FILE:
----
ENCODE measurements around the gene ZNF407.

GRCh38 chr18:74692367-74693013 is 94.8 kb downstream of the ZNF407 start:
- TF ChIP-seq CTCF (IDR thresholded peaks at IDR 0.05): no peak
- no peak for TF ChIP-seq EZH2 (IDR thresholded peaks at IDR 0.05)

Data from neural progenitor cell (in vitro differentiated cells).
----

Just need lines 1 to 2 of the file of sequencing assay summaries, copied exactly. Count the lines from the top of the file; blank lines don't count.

ENCODE measurements around the gene ZNF407.

GRCh38 chr18:74692367-74693013 is 94.8 kb downstream of the ZNF407 start: